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Results Of The Medical Marihuana Survey

Ms Chocolate


Although I posted the results of my survey a few days ago, I was not going to release it for comments until I posted the narrative. If you could see and feel my hands right now, you would know that it will be a while for that narrative to be completed.


In August, when I first offered a survey; I had hoped to receive hundreds, up to a thousand responses. I am so glad I didn’t. I printed each survey, blocked out the names, and then divided the work by gender. I had not anticipated the level of work involved in completing a tally. A few people offered to help, but I had given you all my word that direct information would not be shared. Even with the names blocked, I didn’t want to give up anything.


From the beginning, there were those who announced they would not participate because the questions made me sound like a cop, some were distrusting because I was new or unknown, others spoke of payment for completion, and many stated that the survey was too long. Of those who did respond, there were questions that were not answered. If I were do to this again, I would leave off the political and Compassion Clubs parts. With the term “Compassion Club” having so many different meanings, it might be worth it to develop the Club part into a separate survey.


I doubt that I will forward a copy of these results to Rep. Horn and the House of Representatives as I had planed, but here is my presentation to the Michigan Medical Marijuana Association. The comment line is open.



The following is the total results for my Medical Marihuana Survey


94% of those who responded had used marihuana in the past


88% of those who responded are using marihuana as a medication now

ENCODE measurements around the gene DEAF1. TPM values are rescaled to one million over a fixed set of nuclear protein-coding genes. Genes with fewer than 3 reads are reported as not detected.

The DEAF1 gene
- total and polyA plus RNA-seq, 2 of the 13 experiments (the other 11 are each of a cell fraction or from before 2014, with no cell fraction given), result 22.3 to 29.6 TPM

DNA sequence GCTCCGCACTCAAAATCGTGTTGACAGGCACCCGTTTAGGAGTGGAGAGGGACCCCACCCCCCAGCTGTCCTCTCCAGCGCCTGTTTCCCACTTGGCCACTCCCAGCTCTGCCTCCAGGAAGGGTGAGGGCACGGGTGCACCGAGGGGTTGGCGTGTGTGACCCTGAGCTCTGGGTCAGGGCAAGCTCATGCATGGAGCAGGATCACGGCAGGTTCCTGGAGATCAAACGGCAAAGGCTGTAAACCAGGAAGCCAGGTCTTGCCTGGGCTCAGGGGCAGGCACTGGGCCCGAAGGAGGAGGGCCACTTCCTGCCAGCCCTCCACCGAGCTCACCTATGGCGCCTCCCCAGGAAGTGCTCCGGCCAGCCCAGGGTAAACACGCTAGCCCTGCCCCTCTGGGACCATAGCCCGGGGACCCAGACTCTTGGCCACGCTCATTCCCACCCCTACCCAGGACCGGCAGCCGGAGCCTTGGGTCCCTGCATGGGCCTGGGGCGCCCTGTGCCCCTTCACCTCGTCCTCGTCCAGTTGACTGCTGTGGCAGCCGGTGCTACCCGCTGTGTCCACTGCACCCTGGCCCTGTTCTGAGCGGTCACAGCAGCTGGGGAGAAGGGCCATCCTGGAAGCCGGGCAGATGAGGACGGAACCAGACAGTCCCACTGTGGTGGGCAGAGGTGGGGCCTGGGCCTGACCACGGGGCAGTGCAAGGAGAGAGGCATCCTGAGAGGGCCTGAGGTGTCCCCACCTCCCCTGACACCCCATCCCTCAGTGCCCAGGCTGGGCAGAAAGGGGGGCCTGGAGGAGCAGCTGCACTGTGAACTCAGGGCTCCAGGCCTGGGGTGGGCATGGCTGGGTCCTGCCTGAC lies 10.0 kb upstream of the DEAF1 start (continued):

The age of these men ranged from 24 to 62, with the average age being 40

Seventy-five per cent of the men were White, while 25% of them were African-American

Twenty-five percent had achieved a High School education or less; 38% had an Associate degree or better; while 37% had post-graduate degrees.

82% of those who responded were located in southeastern Michigan; the other 18% were from lower central/western Michigan.

41% are employed

39% received disability

21% are unemployed

80% have health insurance


Some of the qualifying conditions included: Crohn’s disease, fractured vertebras, MS, broken necks, Thoracic outlet syndrome, Arthritis, Fibromyalgia



88% are patients

70% are registered with the state

70% grow their own

55% acquired from other patients; 30% did not; 15% did a few times

(This was before the CoA decision prohibiting patient-to-patient transfers)

50% acquired from dispensaries

(This was before the CoA decision prohibiting patient-to-patient transfers)




10% of respondents reported as caregivers.

No one, patient or caregiver reported transferring to a dispensary




25% report using part of their basement; 38% uses a cabinet; 12% uses a spare room; 12% uses a closet as a grow space.

75% use fluorescent lights, 53% use High Pressure Sodium lights, 10% used T-5

65% used soil as the growing medium; 42.5% used hydro; 15% used coco fiber

*Some people use more than one method or style of growth



65% were not aware that marihuana could be consumed in ways other than smoked (pre 2008)